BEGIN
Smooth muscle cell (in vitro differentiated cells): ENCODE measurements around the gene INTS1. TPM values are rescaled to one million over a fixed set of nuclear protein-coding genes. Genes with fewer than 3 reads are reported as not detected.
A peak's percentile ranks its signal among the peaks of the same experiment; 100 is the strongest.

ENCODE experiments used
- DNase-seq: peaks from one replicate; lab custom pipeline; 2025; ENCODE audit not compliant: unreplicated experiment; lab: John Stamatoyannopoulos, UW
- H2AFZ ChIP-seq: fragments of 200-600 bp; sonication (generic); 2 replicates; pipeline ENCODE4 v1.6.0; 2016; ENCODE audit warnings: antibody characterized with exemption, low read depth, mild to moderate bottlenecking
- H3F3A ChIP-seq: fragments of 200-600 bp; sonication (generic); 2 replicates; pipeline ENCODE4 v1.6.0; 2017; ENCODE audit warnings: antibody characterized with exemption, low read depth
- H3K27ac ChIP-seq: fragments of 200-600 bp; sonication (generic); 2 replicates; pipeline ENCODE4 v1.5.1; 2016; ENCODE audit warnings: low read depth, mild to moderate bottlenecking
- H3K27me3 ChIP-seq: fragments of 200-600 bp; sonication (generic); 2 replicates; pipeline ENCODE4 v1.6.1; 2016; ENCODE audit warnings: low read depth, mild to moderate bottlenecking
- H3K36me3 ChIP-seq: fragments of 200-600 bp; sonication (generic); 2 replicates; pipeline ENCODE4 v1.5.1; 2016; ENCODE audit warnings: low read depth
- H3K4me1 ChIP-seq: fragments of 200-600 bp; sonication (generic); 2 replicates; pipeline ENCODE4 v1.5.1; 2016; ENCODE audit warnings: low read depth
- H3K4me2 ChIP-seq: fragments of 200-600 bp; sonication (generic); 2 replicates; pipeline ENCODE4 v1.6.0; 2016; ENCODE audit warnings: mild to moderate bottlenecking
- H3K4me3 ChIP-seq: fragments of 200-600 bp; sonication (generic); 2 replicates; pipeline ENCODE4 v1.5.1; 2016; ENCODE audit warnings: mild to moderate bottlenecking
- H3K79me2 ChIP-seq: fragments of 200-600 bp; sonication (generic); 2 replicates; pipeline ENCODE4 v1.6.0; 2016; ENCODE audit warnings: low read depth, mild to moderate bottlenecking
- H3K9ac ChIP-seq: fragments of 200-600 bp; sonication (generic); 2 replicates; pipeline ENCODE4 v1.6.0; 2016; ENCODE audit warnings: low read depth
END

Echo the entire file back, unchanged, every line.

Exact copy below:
Smooth muscle cell (in vitro differentiated cells): ENCODE measurements around the gene INTS1. TPM values are rescaled to one million over a fixed set of nuclear protein-coding genes. Genes with fewer than 3 reads are reported as not detected.
A peak's percentile ranks its signal among the peaks of the same experiment; 100 is the strongest.

ENCODE experiments used
- DNase-seq: peaks from one replicate; lab custom pipeline; 2025; ENCODE audit not compliant: unreplicated experiment; lab: John Stamatoyannopoulos, UW
- H2AFZ ChIP-seq: fragments of 200-600 bp; sonication (generic); 2 replicates; pipeline ENCODE4 v1.6.0; 2016; ENCODE audit warnings: antibody characterized with exemption, low read depth, mild to moderate bottlenecking
- H3F3A ChIP-seq: fragments of 200-600 bp; sonication (generic); 2 replicates; pipeline ENCODE4 v1.6.0; 2017; ENCODE audit warnings: antibody characterized with exemption, low read depth
- H3K27ac ChIP-seq: fragments of 200-600 bp; sonication (generic); 2 replicates; pipeline ENCODE4 v1.5.1; 2016; ENCODE audit warnings: low read depth, mild to moderate bottlenecking
- H3K27me3 ChIP-seq: fragments of 200-600 bp; sonication (generic); 2 replicates; pipeline ENCODE4 v1.6.1; 2016; ENCODE audit warnings: low read depth, mild to moderate bottlenecking
- H3K36me3 ChIP-seq: fragments of 200-600 bp; sonication (generic); 2 replicates; pipeline ENCODE4 v1.5.1; 2016; ENCODE audit warnings: low read depth
- H3K4me1 ChIP-seq: fragments of 200-600 bp; sonication (generic); 2 replicates; pipeline ENCODE4 v1.5.1; 2016; ENCODE audit warnings: low read depth
- H3K4me2 ChIP-seq: fragments of 200-600 bp; sonication (generic); 2 replicates; pipeline ENCODE4 v1.6.0; 2016; ENCODE audit warnings: mild to moderate bottlenecking
- H3K4me3 ChIP-seq: fragments of 200-600 bp; sonication (generic); 2 replicates; pipeline ENCODE4 v1.5.1; 2016; ENCODE audit warnings: mild to moderate bottlenecking
- H3K79me2 ChIP-seq: fragments of 200-600 bp; sonication (generic); 2 replicates; pipeline ENCODE4 v1.6.0; 2016; ENCODE audit warnings: low read depth, mild to moderate bottlenecking
- H3K9ac ChIP-seq: fragments of 200-600 bp; sonication (generic); 2 replicates; pipeline ENCODE4 v1.6.0; 2016; ENCODE audit warnings: low read depth